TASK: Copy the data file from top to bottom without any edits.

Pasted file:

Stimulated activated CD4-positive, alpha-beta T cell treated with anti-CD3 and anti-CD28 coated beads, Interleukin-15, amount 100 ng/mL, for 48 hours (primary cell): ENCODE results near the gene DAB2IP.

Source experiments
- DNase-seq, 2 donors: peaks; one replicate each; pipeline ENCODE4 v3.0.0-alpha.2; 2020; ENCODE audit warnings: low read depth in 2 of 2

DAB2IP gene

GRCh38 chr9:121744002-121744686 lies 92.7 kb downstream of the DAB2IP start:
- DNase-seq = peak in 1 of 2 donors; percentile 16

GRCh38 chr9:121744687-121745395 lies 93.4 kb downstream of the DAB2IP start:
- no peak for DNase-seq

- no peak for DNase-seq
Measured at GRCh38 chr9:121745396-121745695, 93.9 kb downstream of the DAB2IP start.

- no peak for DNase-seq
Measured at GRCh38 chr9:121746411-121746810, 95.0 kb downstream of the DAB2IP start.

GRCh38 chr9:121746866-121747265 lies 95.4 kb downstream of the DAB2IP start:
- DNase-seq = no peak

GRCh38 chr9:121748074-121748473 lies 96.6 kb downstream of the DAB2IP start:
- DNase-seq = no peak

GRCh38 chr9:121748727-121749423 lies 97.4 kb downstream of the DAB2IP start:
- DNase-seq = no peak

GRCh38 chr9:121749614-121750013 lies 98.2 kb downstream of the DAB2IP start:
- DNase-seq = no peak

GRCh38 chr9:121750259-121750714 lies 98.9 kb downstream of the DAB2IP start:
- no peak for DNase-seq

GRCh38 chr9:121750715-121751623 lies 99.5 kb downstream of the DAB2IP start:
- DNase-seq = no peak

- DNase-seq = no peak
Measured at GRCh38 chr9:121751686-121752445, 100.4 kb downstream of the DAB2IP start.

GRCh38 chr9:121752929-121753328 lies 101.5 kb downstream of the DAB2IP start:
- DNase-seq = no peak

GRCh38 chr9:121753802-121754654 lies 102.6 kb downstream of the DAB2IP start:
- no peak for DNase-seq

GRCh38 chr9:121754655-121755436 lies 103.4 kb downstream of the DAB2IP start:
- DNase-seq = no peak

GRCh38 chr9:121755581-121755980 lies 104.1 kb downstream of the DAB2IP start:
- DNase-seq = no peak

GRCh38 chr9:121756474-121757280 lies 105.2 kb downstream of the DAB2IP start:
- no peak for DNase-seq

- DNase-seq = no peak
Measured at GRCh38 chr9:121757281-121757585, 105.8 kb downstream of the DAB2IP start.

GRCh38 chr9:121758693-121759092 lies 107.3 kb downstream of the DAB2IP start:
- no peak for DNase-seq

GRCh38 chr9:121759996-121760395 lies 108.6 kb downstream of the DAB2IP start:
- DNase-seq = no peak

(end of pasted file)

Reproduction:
Stimulated activated CD4-positive, alpha-beta T cell treated with anti-CD3 and anti-CD28 coated beads, Interleukin-15, amount 100 ng/mL, for 48 hours (primary cell): ENCODE results near the gene DAB2IP.

Source experiments
- DNase-seq, 2 donors: peaks; one replicate each; pipeline ENCODE4 v3.0.0-alpha.2; 2020; ENCODE audit warnings: low read depth in 2 of 2

DAB2IP gene

GRCh38 chr9:121744002-121744686 lies 92.7 kb downstream of the DAB2IP start:
- DNase-seq = peak in 1 of 2 donors; percentile 16

GRCh38 chr9:121744687-121745395 lies 93.4 kb downstream of the DAB2IP start:
- no peak for DNase-seq

- no peak for DNase-seq
Measured at GRCh38 chr9:121745396-121745695, 93.9 kb downstream of the DAB2IP start.

- no peak for DNase-seq
Measured at GRCh38 chr9:121746411-121746810, 95.0 kb downstream of the DAB2IP start.

GRCh38 chr9:121746866-121747265 lies 95.4 kb downstream of the DAB2IP start:
- DNase-seq = no peak

GRCh38 chr9:121748074-121748473 lies 96.6 kb downstream of the DAB2IP start:
- DNase-seq = no peak

GRCh38 chr9:121748727-121749423 lies 97.4 kb downstream of the DAB2IP start:
- DNase-seq = no peak

GRCh38 chr9:121749614-121750013 lies 98.2 kb downstream of the DAB2IP start:
- DNase-seq = no peak

GRCh38 chr9:121750259-121750714 lies 98.9 kb downstream of the DAB2IP start:
- no peak for DNase-seq

GRCh38 chr9:121750715-121751623 lies 99.5 kb downstream of the DAB2IP start:
- DNase-seq = no peak

- DNase-seq = no peak
Measured at GRCh38 chr9:121751686-121752445, 100.4 kb downstream of the DAB2IP start.

GRCh38 chr9:121752929-121753328 lies 101.5 kb downstream of the DAB2IP start:
- DNase-seq = no peak

GRCh38 chr9:121753802-121754654 lies 102.6 kb downstream of the DAB2IP start:
- no peak for DNase-seq

GRCh38 chr9:121754655-121755436 lies 103.4 kb downstream of the DAB2IP start:
- DNase-seq = no peak

GRCh38 chr9:121755581-121755980 lies 104.1 kb downstream of the DAB2IP start:
- DNase-seq = no peak

GRCh38 chr9:121756474-121757280 lies 105.2 kb downstream of the DAB2IP start:
- no peak for DNase-seq

- DNase-seq = no peak
Measured at GRCh38 chr9:121757281-121757585, 105.8 kb downstream of the DAB2IP start.

GRCh38 chr9:121758693-121759092 lies 107.3 kb downstream of the DAB2IP start:
- no peak for DNase-seq

GRCh38 chr9:121759996-121760395 lies 108.6 kb downstream of the DAB2IP start:
- DNase-seq = no peak